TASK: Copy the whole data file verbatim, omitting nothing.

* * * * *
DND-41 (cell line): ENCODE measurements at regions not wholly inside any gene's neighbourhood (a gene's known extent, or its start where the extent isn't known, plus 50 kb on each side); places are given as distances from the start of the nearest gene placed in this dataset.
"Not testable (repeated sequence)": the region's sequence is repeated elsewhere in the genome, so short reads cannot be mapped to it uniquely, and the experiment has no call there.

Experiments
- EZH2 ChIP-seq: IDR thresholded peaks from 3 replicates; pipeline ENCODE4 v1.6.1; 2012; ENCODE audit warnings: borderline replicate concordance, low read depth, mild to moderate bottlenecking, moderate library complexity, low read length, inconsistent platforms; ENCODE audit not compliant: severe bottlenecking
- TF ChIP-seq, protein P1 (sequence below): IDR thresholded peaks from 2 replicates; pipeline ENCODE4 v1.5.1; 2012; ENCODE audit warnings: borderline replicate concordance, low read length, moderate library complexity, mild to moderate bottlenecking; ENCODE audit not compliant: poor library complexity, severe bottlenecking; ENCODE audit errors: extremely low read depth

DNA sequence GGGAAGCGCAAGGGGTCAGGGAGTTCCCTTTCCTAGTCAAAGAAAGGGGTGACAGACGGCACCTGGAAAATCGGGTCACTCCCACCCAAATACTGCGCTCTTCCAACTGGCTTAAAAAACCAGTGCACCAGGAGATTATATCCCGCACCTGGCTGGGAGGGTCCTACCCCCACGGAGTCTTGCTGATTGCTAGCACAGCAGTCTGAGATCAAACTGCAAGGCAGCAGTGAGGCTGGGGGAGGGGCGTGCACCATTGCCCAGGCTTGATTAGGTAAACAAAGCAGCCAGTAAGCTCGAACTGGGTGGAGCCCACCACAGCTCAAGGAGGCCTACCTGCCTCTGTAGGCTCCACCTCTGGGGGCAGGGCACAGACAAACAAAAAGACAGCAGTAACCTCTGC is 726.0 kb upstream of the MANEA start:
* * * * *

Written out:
DND-41 (cell line): ENCODE measurements at regions not wholly inside any gene's neighbourhood (a gene's known extent, or its start where the extent isn't known, plus 50 kb on each side); places are given as distances from the start of the nearest gene placed in this dataset.
"Not testable (repeated sequence)": the region's sequence is repeated elsewhere in the genome, so short reads cannot be mapped to it uniquely, and the experiment has no call there.

Experiments
- EZH2 ChIP-seq: IDR thresholded peaks from 3 replicates; pipeline ENCODE4 v1.6.1; 2012; ENCODE audit warnings: borderline replicate concordance, low read depth, mild to moderate bottlenecking, moderate library complexity, low read length, inconsistent platforms; ENCODE audit not compliant: severe bottlenecking
- TF ChIP-seq, protein P1 (sequence below): IDR thresholded peaks from 2 replicates; pipeline ENCODE4 v1.5.1; 2012; ENCODE audit warnings: borderline replicate concordance, low read length, moderate library complexity, mild to moderate bottlenecking; ENCODE audit not compliant: poor library complexity, severe bottlenecking; ENCODE audit errors: extremely low read depth

DNA sequence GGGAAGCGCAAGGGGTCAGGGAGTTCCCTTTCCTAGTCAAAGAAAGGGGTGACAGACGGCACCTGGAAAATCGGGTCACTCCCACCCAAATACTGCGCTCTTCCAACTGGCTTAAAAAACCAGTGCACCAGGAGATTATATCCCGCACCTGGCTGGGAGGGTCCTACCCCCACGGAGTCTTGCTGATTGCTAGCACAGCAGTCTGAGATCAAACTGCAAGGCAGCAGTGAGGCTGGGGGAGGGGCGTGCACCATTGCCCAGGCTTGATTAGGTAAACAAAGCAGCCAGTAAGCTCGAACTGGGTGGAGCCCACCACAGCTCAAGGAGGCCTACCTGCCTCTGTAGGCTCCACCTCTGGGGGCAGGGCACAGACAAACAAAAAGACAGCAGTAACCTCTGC is 726.0 kb upstream of the MANEA start: